There may even be emergent advantages in having e.g. developers from different third parties coming together to collaborate on specific backlog items. How weird would that be? Again, policy would guide folks’ actions here.

Who would “manage” the backlog?  This could be done by a small in-house staff, or itself subcontracted out to one or more third parties. Note: the backlog in FlowChain is largely self-managing, in any case, given an effective prioritisation algorithm or approach.

Flow

Flow (of e.g. software into the hands of those whose needs are being attended to) remains the key objective of the whole approach.

Growing An In-house Capability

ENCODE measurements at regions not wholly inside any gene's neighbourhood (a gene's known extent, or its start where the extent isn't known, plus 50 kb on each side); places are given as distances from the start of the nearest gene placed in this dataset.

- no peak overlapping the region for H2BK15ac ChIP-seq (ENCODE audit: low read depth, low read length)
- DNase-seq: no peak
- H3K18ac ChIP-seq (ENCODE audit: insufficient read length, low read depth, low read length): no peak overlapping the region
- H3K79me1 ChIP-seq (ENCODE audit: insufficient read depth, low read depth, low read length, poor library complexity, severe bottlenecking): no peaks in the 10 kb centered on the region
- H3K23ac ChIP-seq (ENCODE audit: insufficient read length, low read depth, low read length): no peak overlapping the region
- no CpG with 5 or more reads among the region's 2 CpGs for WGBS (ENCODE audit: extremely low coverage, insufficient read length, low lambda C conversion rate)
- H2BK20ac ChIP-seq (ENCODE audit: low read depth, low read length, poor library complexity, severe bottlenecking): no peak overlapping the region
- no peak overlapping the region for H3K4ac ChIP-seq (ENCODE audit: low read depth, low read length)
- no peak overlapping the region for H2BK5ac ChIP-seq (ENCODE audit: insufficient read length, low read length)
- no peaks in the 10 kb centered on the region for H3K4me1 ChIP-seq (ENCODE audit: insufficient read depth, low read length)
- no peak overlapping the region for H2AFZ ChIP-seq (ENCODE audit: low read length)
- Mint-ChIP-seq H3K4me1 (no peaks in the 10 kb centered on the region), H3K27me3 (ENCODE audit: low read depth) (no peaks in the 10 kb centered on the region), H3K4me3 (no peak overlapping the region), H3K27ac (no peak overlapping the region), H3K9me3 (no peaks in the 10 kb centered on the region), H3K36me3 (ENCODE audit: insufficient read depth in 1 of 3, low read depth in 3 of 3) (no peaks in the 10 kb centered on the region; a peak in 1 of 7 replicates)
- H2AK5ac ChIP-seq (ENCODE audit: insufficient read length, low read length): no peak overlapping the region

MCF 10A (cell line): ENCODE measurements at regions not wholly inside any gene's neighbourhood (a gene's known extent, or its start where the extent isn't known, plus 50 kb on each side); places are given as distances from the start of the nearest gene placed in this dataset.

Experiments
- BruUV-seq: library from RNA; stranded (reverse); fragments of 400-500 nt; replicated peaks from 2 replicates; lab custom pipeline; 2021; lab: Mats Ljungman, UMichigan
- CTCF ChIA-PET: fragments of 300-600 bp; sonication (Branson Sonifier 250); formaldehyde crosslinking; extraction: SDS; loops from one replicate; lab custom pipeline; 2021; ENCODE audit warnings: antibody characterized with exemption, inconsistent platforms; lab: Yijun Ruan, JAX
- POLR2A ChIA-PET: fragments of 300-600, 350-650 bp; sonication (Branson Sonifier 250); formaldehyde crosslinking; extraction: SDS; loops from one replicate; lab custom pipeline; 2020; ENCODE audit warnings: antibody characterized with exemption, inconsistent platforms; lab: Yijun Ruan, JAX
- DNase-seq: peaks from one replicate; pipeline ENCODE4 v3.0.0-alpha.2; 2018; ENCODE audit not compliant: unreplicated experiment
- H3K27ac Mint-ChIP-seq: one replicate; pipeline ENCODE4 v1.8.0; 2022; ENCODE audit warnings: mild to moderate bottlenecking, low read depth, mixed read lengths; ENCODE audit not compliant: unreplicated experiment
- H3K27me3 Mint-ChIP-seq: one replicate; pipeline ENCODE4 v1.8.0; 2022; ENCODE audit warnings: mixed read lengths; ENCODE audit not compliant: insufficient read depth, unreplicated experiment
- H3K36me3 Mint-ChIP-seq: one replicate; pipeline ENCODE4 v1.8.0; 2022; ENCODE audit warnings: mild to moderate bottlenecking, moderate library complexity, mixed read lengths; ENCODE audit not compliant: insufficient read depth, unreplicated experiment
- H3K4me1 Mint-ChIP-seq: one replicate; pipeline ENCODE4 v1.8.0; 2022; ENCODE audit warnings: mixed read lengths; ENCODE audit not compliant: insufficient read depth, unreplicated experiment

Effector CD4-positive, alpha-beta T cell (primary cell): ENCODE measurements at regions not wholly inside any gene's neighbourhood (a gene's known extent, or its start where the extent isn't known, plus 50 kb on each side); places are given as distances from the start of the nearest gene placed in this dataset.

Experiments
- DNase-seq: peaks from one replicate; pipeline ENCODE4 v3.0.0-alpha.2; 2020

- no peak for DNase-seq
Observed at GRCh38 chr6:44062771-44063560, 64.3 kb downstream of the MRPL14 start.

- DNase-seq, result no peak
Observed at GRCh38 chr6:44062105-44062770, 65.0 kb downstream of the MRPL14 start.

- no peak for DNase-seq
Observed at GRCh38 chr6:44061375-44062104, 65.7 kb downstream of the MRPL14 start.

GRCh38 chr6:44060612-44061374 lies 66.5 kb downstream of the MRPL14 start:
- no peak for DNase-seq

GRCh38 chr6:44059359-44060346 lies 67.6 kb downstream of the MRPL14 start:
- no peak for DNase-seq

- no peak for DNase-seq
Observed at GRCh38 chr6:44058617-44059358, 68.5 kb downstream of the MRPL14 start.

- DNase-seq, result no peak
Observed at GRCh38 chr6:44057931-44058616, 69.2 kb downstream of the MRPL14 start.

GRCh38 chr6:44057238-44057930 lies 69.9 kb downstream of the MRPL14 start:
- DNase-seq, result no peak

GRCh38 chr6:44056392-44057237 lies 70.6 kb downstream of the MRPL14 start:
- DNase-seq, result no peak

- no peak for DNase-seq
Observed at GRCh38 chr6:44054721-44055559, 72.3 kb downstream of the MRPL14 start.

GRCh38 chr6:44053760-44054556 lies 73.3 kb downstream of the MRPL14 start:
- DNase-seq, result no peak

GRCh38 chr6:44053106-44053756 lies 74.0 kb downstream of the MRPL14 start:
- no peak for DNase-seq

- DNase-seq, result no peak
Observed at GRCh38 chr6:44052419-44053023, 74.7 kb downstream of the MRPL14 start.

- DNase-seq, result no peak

For organisations without an in-house development capability, this approach provides a simple(r) path to establishing and growing an in-house development capability. In-house developers can be added, one by one, as and when circumstances (budgets, priorities, etc) allow. These new folks can work alongside – and learn from – third-party staff already used to Pool working, and the balance between in-house and out-of-house staff, skill sets, etc. adjusted dynamically as needs dictate.

Drawbacks

The key drawback I foresee is in the matter of dev-ops integration (DevOps). This could prove more difficult, in the case where developers, etc. are out-of-house and Ops in-house. This seems a special case of the issues of outsourcing and offshoring, generally. But I’m sure a bunch of smart developers and smart ops can work this out, especially with some help and guidance.

– Bob

No Testing